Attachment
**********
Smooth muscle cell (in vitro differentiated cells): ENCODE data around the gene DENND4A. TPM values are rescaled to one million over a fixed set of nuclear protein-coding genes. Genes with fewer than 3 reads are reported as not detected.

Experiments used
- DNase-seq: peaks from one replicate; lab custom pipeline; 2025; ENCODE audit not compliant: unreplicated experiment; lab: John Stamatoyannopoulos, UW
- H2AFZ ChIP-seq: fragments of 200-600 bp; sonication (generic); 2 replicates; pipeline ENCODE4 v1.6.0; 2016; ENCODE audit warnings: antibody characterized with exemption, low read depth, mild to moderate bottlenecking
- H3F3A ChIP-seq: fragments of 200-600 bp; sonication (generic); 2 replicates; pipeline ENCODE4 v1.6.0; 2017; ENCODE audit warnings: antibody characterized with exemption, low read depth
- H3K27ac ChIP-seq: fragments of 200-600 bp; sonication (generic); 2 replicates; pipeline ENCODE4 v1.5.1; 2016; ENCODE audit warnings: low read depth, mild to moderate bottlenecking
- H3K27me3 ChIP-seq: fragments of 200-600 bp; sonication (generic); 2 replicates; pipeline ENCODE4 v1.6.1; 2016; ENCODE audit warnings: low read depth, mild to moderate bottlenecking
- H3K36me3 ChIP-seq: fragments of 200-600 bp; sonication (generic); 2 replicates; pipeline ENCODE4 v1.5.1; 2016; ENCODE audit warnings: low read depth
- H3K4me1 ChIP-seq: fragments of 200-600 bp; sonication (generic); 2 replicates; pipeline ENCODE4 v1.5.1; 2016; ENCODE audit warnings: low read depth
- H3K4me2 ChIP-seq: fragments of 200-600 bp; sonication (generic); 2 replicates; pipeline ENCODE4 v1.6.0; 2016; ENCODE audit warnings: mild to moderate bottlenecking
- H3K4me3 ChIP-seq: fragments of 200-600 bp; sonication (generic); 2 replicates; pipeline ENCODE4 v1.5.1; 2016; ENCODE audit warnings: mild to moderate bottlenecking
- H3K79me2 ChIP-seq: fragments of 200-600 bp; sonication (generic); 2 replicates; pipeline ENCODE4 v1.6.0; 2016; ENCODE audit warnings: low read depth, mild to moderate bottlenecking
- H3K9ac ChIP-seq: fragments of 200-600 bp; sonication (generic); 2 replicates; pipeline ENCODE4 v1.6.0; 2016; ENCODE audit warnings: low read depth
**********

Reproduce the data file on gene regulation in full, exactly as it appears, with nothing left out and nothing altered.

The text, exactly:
Smooth muscle cell (in vitro differentiated cells): ENCODE data around the gene DENND4A. TPM values are rescaled to one million over a fixed set of nuclear protein-coding genes. Genes with fewer than 3 reads are reported as not detected.

Experiments used
- DNase-seq: peaks from one replicate; lab custom pipeline; 2025; ENCODE audit not compliant: unreplicated experiment; lab: John Stamatoyannopoulos, UW
- H2AFZ ChIP-seq: fragments of 200-600 bp; sonication (generic); 2 replicates; pipeline ENCODE4 v1.6.0; 2016; ENCODE audit warnings: antibody characterized with exemption, low read depth, mild to moderate bottlenecking
- H3F3A ChIP-seq: fragments of 200-600 bp; sonication (generic); 2 replicates; pipeline ENCODE4 v1.6.0; 2017; ENCODE audit warnings: antibody characterized with exemption, low read depth
- H3K27ac ChIP-seq: fragments of 200-600 bp; sonication (generic); 2 replicates; pipeline ENCODE4 v1.5.1; 2016; ENCODE audit warnings: low read depth, mild to moderate bottlenecking
- H3K27me3 ChIP-seq: fragments of 200-600 bp; sonication (generic); 2 replicates; pipeline ENCODE4 v1.6.1; 2016; ENCODE audit warnings: low read depth, mild to moderate bottlenecking
- H3K36me3 ChIP-seq: fragments of 200-600 bp; sonication (generic); 2 replicates; pipeline ENCODE4 v1.5.1; 2016; ENCODE audit warnings: low read depth
- H3K4me1 ChIP-seq: fragments of 200-600 bp; sonication (generic); 2 replicates; pipeline ENCODE4 v1.5.1; 2016; ENCODE audit warnings: low read depth
- H3K4me2 ChIP-seq: fragments of 200-600 bp; sonication (generic); 2 replicates; pipeline ENCODE4 v1.6.0; 2016; ENCODE audit warnings: mild to moderate bottlenecking
- H3K4me3 ChIP-seq: fragments of 200-600 bp; sonication (generic); 2 replicates; pipeline ENCODE4 v1.5.1; 2016; ENCODE audit warnings: mild to moderate bottlenecking
- H3K79me2 ChIP-seq: fragments of 200-600 bp; sonication (generic); 2 replicates; pipeline ENCODE4 v1.6.0; 2016; ENCODE audit warnings: low read depth, mild to moderate bottlenecking
- H3K9ac ChIP-seq: fragments of 200-600 bp; sonication (generic); 2 replicates; pipeline ENCODE4 v1.6.0; 2016; ENCODE audit warnings: low read depth